And that was just how the Sunday runs were structured. Heading for the top. The autumn goal achieved by summer practice, always with the top in sight. It was innocence preserved; that ever present tug to see what that next hill was hiding. That desire to know what was beyond the next outcrop, what was around that grove of trees and brush.
They say, they imply that curiousity and felines; well, the two don't play well, is all.
To they I'd always respond (over my shoulder on a good day) that satisfaction brought him back.
Cresting those New Jersey hills as the sun dipped and leapt from view behind those farther mountains was always satisfying. It gave a measure of accomplishment to turn about and see from where you travelled. It gave a measure of excitement to see new lands stretch out before you. It gave a sense of calm to know whatever happened afterwards in this past-time called life, you had seen what laid beyond that hill.
It is this calm which returns to me whenever my eyes lay upon Wheatfield with Crows painted by Vincent van Gogh.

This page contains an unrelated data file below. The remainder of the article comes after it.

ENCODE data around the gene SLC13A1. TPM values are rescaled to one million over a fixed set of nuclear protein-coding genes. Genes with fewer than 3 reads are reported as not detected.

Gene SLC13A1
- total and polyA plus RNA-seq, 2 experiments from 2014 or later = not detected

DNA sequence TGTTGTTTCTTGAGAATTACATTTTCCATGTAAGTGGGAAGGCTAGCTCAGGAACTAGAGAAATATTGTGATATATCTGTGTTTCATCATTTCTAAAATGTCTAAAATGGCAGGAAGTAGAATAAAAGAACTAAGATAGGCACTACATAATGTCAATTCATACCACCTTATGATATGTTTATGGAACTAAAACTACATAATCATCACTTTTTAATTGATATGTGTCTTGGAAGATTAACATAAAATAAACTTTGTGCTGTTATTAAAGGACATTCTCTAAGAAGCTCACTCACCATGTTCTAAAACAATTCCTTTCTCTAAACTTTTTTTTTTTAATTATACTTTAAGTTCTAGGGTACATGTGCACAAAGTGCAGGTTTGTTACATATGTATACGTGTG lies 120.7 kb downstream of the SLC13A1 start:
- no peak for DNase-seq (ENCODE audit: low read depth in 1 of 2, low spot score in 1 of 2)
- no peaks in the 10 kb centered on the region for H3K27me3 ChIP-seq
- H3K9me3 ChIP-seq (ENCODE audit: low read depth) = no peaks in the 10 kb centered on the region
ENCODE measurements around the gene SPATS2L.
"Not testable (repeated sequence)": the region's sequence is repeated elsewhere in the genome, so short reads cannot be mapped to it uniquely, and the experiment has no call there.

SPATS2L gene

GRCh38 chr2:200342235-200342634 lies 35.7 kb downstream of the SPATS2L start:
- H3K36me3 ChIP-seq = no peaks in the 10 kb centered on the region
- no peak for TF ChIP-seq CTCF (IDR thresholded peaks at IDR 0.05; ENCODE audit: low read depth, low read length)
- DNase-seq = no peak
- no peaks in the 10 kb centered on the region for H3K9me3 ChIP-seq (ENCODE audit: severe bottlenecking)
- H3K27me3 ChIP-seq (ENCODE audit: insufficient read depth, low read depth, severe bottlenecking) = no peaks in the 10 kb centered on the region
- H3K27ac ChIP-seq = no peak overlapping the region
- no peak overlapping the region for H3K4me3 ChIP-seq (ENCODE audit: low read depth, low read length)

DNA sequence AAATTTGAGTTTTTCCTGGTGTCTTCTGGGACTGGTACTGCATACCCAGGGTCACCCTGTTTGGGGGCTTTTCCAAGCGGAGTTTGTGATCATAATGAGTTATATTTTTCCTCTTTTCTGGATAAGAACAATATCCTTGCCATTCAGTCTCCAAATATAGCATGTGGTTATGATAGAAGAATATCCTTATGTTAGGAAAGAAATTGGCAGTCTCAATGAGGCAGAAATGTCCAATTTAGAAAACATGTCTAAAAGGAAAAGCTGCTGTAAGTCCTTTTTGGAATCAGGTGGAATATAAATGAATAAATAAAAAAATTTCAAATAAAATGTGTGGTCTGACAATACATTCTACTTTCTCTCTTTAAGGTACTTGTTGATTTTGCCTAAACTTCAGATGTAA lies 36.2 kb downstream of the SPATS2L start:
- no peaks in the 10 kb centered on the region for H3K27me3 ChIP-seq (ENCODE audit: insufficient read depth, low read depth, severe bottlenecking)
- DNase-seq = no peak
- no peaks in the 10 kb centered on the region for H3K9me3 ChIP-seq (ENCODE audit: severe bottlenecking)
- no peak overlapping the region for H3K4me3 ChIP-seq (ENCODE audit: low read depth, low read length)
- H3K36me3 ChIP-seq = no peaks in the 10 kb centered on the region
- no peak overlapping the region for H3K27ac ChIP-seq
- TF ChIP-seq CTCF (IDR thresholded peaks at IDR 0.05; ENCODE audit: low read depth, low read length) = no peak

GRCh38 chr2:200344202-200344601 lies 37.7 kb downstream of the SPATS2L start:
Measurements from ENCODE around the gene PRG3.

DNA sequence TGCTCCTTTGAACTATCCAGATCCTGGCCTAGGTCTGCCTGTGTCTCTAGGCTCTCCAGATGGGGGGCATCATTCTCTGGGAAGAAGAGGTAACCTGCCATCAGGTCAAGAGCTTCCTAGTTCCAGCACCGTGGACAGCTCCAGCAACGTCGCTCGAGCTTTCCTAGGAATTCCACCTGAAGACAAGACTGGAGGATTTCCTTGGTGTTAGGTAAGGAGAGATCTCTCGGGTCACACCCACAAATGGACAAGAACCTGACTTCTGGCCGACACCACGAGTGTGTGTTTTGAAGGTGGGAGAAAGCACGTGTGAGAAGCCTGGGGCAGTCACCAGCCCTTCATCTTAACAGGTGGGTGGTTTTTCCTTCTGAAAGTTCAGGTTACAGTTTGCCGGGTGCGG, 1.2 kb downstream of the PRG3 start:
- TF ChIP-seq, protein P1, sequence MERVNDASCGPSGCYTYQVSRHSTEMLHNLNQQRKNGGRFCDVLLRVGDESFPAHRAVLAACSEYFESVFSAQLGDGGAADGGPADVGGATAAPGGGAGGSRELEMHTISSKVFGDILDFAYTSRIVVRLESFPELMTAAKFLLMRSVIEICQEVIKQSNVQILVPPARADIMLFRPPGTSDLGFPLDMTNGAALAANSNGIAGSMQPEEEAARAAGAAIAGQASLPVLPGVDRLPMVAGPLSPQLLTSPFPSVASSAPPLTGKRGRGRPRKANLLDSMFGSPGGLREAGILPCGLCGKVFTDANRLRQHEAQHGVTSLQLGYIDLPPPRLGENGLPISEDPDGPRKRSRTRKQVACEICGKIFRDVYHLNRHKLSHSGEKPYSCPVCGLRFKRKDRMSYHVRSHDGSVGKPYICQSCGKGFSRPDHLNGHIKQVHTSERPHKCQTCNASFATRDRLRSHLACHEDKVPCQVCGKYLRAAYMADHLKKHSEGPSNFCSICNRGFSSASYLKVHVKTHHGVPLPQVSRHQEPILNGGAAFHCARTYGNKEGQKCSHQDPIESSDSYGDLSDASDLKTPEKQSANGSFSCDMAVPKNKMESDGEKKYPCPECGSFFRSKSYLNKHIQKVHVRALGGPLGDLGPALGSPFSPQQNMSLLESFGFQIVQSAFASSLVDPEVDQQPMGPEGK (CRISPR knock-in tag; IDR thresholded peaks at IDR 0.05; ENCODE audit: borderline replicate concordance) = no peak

Wheatfield is a post impressionist oil done on canvas in 1890, the original stretched over a 50.5 cm by 103 cm frame. It is arguably, and there is very much argument, the last piece van Gogh created before he took his own life. Depicting a long blue-black sky, with only two hints of light suggested in it, we are given a deep golden field of wheat and plants, a narrow dirt trail bordering the field. Nearly all the emphasis, however, is on a side trail nearly overtaken with grasses, directing the eye towards the right, into the painting, as it guides you towards a vanishing point and a small dropping hill. To the left the trail is obscured after a short bit by the field about the footpath. To the right continues what appears to be the main path. And alighting around the side trail, in the golden waves of the wheatfield, is a murder of crows.
It is true that the dark skies may depict some sort of lonliness. It is also true that the crows may foreshadow some unfortunate event. The theme that I myself am stuck on, and keep in mind I am no coinnoisseur of fine art, is that Wheatfield is full of hope.